Companies must take on the task of nurturing gender diversity in their ranks by providing infrastructure that would enable women’s participation in the workplace, such as hostels for working women and crèches for their children. They will need to ensure gender responsive human resource departments, procurement and marketing policies that provide flexible working arrangements, equal wages and targets for recruiting women at all levels. We’ve seen how employers have embraced the Disha project (a UNDP initiative aimed at skill building and creating entrepreneurship and employment opportunities for women in partnership with India Development Foundation and supported by Ikea Foundation) to employ women in core retail functions, for example, such as customer relations and sales, goods flow replenishment, food restaurant co-workers and cashiers.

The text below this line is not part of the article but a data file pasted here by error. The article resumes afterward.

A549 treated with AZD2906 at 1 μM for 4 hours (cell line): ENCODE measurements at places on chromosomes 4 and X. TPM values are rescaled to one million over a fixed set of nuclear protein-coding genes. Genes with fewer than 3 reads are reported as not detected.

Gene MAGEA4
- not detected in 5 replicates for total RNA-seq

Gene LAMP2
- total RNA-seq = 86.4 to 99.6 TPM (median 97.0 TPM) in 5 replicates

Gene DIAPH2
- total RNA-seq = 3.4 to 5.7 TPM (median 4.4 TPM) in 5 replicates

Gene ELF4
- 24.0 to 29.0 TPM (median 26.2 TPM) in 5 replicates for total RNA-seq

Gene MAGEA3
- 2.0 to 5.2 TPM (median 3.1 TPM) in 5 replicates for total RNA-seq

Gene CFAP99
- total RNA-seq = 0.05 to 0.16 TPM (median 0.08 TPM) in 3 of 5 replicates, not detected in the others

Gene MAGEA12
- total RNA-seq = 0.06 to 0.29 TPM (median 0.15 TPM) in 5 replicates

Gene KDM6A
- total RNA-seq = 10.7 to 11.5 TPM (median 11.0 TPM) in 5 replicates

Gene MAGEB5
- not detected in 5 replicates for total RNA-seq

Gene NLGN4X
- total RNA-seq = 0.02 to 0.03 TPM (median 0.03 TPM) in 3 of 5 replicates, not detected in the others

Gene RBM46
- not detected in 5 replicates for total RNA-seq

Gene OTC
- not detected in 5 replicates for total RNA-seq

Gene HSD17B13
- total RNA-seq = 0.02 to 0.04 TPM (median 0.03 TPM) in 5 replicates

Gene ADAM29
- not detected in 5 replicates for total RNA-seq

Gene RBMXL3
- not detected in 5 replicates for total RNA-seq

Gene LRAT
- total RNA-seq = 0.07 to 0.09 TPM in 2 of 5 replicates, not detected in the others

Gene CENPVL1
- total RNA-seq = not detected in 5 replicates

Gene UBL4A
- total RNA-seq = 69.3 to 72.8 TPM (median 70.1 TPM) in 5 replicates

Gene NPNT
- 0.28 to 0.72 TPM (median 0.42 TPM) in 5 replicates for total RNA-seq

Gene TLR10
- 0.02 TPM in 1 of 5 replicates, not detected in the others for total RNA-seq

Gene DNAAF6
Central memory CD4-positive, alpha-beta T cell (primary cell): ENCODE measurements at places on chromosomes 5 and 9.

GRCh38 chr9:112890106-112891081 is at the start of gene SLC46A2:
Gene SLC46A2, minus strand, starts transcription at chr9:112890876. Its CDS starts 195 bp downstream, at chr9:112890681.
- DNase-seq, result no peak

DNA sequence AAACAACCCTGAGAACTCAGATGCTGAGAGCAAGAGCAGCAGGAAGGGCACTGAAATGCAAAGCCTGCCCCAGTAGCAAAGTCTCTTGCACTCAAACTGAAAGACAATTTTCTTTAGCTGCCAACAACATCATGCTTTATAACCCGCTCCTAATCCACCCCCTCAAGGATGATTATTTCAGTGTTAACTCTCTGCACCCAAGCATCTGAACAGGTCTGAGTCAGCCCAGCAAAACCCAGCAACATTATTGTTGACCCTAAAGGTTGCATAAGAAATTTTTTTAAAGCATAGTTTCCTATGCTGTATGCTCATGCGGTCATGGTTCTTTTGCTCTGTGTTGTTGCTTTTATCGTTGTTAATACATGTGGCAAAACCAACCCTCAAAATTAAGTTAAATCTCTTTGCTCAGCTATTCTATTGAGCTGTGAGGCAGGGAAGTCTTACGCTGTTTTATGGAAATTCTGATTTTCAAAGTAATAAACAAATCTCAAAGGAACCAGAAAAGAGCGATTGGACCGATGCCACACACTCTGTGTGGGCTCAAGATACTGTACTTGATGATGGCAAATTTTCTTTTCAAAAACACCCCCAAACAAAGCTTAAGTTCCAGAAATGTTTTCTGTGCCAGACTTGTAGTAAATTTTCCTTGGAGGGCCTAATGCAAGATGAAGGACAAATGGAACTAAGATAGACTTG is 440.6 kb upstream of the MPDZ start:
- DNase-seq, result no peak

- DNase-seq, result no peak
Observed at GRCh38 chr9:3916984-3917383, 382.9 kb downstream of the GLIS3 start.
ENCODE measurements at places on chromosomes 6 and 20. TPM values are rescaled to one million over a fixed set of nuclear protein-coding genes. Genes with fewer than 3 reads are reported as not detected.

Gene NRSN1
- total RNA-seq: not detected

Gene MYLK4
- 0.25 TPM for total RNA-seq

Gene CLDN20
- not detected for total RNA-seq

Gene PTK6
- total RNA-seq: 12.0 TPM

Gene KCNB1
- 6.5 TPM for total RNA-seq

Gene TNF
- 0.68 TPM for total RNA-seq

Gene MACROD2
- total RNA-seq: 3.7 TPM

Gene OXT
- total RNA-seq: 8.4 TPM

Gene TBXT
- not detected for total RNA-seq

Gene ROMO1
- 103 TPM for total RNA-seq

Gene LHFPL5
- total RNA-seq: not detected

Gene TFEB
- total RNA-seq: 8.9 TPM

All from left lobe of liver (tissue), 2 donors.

A supportive and sensitive workplace with robust redressal mechanisms for sexual harassment can help complainants prevent cases of abuse in future – and perhaps even stop women from falling off the workforce. Safe working spaces are more than a social issue – they are a competitive advantage that could ensure India’s economic future.
Source: The Wire